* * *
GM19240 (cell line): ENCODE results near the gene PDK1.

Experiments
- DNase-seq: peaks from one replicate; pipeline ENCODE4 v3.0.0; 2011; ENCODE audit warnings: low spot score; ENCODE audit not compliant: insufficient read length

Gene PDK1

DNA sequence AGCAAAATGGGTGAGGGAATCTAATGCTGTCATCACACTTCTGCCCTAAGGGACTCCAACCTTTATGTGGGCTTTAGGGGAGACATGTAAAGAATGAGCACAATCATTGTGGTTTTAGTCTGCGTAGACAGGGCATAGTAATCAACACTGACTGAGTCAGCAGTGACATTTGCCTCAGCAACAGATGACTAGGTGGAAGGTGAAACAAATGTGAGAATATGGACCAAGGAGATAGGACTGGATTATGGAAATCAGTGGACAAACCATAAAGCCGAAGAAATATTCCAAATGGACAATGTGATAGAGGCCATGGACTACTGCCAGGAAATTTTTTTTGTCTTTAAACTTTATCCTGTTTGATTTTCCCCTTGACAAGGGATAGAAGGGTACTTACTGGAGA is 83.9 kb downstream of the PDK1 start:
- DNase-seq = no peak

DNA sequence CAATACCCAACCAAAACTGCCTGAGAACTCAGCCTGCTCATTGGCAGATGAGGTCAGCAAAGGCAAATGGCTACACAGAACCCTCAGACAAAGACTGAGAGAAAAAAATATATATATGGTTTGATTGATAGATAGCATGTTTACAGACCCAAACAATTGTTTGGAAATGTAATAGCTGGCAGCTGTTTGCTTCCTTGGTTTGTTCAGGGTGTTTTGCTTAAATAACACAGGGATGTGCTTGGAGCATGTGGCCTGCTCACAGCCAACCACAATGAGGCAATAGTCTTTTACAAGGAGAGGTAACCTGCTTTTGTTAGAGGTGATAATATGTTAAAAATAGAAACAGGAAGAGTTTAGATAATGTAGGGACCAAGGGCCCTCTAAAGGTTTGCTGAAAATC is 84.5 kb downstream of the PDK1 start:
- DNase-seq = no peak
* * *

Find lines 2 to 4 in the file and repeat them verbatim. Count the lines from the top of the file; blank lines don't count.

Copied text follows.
Experiments
- DNase-seq: peaks from one replicate; pipeline ENCODE4 v3.0.0; 2011; ENCODE audit warnings: low spot score; ENCODE audit not compliant: insufficient read length

Gene PDK1